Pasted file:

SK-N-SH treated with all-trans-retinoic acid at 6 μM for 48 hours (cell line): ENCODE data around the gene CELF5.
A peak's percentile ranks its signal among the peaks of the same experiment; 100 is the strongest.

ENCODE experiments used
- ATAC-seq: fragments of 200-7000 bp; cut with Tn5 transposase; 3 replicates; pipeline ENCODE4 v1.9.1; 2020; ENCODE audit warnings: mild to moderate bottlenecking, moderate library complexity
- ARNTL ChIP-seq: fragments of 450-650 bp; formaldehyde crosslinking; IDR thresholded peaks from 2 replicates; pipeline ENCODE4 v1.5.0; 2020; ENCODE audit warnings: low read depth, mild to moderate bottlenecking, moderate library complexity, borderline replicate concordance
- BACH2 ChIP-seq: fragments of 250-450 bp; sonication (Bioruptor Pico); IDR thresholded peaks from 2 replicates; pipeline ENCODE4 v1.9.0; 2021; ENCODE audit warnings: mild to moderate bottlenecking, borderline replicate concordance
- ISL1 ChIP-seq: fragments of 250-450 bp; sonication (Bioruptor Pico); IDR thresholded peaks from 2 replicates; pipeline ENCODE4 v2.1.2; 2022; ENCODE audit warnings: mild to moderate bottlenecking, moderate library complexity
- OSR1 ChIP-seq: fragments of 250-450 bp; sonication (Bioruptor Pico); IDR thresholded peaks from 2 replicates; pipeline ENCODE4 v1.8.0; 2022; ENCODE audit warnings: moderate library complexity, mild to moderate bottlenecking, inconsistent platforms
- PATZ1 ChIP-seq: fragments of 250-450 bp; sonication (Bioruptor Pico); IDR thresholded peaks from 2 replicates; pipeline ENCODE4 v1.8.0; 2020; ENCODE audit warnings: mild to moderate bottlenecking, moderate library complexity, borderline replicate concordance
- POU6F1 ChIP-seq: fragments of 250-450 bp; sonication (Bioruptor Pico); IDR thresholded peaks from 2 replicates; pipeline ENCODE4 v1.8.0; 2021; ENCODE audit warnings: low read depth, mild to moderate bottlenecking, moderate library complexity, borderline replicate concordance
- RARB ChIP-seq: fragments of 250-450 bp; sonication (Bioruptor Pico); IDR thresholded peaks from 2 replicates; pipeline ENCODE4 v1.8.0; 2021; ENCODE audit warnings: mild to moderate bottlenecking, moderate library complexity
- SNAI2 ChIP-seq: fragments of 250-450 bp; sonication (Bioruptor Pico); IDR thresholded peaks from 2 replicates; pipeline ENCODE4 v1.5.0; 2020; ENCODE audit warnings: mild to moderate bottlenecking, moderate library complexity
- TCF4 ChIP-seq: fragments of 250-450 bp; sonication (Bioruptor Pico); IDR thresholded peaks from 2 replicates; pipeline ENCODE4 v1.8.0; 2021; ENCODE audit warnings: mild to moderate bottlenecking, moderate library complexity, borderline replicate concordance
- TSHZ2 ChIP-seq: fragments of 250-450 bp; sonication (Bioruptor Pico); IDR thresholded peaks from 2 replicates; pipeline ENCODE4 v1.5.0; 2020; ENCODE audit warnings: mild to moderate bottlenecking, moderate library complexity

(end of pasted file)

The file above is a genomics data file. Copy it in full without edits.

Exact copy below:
SK-N-SH treated with all-trans-retinoic acid at 6 μM for 48 hours (cell line): ENCODE data around the gene CELF5.
A peak's percentile ranks its signal among the peaks of the same experiment; 100 is the strongest.

ENCODE experiments used
- ATAC-seq: fragments of 200-7000 bp; cut with Tn5 transposase; 3 replicates; pipeline ENCODE4 v1.9.1; 2020; ENCODE audit warnings: mild to moderate bottlenecking, moderate library complexity
- ARNTL ChIP-seq: fragments of 450-650 bp; formaldehyde crosslinking; IDR thresholded peaks from 2 replicates; pipeline ENCODE4 v1.5.0; 2020; ENCODE audit warnings: low read depth, mild to moderate bottlenecking, moderate library complexity, borderline replicate concordance
- BACH2 ChIP-seq: fragments of 250-450 bp; sonication (Bioruptor Pico); IDR thresholded peaks from 2 replicates; pipeline ENCODE4 v1.9.0; 2021; ENCODE audit warnings: mild to moderate bottlenecking, borderline replicate concordance
- ISL1 ChIP-seq: fragments of 250-450 bp; sonication (Bioruptor Pico); IDR thresholded peaks from 2 replicates; pipeline ENCODE4 v2.1.2; 2022; ENCODE audit warnings: mild to moderate bottlenecking, moderate library complexity
- OSR1 ChIP-seq: fragments of 250-450 bp; sonication (Bioruptor Pico); IDR thresholded peaks from 2 replicates; pipeline ENCODE4 v1.8.0; 2022; ENCODE audit warnings: moderate library complexity, mild to moderate bottlenecking, inconsistent platforms
- PATZ1 ChIP-seq: fragments of 250-450 bp; sonication (Bioruptor Pico); IDR thresholded peaks from 2 replicates; pipeline ENCODE4 v1.8.0; 2020; ENCODE audit warnings: mild to moderate bottlenecking, moderate library complexity, borderline replicate concordance
- POU6F1 ChIP-seq: fragments of 250-450 bp; sonication (Bioruptor Pico); IDR thresholded peaks from 2 replicates; pipeline ENCODE4 v1.8.0; 2021; ENCODE audit warnings: low read depth, mild to moderate bottlenecking, moderate library complexity, borderline replicate concordance
- RARB ChIP-seq: fragments of 250-450 bp; sonication (Bioruptor Pico); IDR thresholded peaks from 2 replicates; pipeline ENCODE4 v1.8.0; 2021; ENCODE audit warnings: mild to moderate bottlenecking, moderate library complexity
- SNAI2 ChIP-seq: fragments of 250-450 bp; sonication (Bioruptor Pico); IDR thresholded peaks from 2 replicates; pipeline ENCODE4 v1.5.0; 2020; ENCODE audit warnings: mild to moderate bottlenecking, moderate library complexity
- TCF4 ChIP-seq: fragments of 250-450 bp; sonication (Bioruptor Pico); IDR thresholded peaks from 2 replicates; pipeline ENCODE4 v1.8.0; 2021; ENCODE audit warnings: mild to moderate bottlenecking, moderate library complexity, borderline replicate concordance
- TSHZ2 ChIP-seq: fragments of 250-450 bp; sonication (Bioruptor Pico); IDR thresholded peaks from 2 replicates; pipeline ENCODE4 v1.5.0; 2020; ENCODE audit warnings: mild to moderate bottlenecking, moderate library complexity